1905 07 07

1905 July 7th       Slain by His Own Invention

All Buda-Pesth is talking of the fate of Anton Handelmann, a German inventor, who fell a victim to his own invention. Handelmann invented an elaborate apparatus for preventing electric trams running over people. Time and again did the inventor approach the tramway companies of almost every large city of Germany and Austria. Everyone regarded him as a crank, and, finally, rendered desperate by frequent disappointment, he decided to give an exhibition to the public. Cards of invitation were sent to many of the leading residents, and also to a large number of officials connected with the tramway world.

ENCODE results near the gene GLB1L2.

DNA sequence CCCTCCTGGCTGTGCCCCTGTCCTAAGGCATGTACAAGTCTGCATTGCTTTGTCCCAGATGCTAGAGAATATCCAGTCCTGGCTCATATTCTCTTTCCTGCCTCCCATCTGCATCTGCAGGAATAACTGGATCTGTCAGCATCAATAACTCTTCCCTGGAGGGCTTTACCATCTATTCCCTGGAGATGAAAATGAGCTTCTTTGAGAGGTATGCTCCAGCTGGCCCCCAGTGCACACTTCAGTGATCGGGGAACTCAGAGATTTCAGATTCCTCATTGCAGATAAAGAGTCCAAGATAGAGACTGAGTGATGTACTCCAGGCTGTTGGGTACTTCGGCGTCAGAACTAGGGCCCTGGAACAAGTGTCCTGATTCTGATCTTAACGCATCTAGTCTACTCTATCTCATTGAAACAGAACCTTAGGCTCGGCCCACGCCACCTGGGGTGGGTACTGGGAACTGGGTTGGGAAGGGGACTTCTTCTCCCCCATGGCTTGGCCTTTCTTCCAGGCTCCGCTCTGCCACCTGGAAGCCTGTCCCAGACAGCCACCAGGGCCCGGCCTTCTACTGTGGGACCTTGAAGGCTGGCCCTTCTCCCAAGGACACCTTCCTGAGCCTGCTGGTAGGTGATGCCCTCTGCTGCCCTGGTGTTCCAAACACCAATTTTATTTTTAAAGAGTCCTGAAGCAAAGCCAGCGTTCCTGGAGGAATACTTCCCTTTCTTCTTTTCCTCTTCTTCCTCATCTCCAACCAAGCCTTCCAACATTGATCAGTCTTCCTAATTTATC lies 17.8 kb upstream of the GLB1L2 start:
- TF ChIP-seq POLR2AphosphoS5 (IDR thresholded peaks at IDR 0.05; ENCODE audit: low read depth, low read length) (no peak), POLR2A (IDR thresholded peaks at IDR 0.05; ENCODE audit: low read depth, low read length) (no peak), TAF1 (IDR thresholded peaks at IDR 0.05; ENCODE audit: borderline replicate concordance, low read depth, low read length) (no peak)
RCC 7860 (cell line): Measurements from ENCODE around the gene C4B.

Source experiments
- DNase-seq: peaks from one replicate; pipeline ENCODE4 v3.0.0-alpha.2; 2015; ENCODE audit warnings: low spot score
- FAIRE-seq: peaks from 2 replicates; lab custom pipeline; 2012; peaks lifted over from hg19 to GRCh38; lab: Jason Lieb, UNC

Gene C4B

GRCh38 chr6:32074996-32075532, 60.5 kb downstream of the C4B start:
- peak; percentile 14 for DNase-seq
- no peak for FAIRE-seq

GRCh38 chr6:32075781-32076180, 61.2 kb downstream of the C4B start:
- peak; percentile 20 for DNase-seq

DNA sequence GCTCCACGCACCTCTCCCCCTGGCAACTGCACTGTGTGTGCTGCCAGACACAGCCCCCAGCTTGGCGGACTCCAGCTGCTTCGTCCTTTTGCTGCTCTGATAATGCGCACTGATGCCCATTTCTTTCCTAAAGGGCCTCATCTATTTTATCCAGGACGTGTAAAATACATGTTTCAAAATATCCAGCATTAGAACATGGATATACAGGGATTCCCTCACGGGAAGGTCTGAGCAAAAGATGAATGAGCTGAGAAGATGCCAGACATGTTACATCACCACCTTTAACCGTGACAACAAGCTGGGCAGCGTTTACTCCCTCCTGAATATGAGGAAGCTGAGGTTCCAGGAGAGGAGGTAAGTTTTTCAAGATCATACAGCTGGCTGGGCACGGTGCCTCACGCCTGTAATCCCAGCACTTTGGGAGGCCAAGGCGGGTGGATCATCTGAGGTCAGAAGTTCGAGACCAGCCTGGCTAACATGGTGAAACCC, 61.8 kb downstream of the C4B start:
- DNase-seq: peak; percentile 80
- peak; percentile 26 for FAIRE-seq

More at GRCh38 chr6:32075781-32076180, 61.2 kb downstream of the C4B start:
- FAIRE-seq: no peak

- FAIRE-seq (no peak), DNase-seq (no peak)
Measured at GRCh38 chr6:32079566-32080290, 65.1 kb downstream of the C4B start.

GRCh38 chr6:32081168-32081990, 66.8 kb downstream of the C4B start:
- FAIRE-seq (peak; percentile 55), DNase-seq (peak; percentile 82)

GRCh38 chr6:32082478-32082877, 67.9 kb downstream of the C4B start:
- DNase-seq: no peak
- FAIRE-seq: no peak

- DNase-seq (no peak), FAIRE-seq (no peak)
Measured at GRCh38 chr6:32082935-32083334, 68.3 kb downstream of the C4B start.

At eleven o’clock at night, after the cars had ceased running on a little-used section of the line, Handelmann, arrayed in his best clothes, deliberately laid down on the muddy roadway, and stretched himself across the metals. His apparatus had been attached to the forepart of an old car, which was hired for the occasion, and, at a signal given, his son, who acted as motor-man, started from the top of the hill, at the bottom of which his father lay. As the car with ever-increasing speed dashed down upon the prostrate inventor the crowd held its breath. A moment later there was a shriek and a shudder, for the invention did not fulfil its part, and the unfortunate German was caught under the wheels and killed almost instantly. As the body was being removed a report rang out, and it was seen that the unfortunate inventor’s son, the amateur motor-man, had blown out his brains. Father and son were buried at Botoshaus on Saturday.


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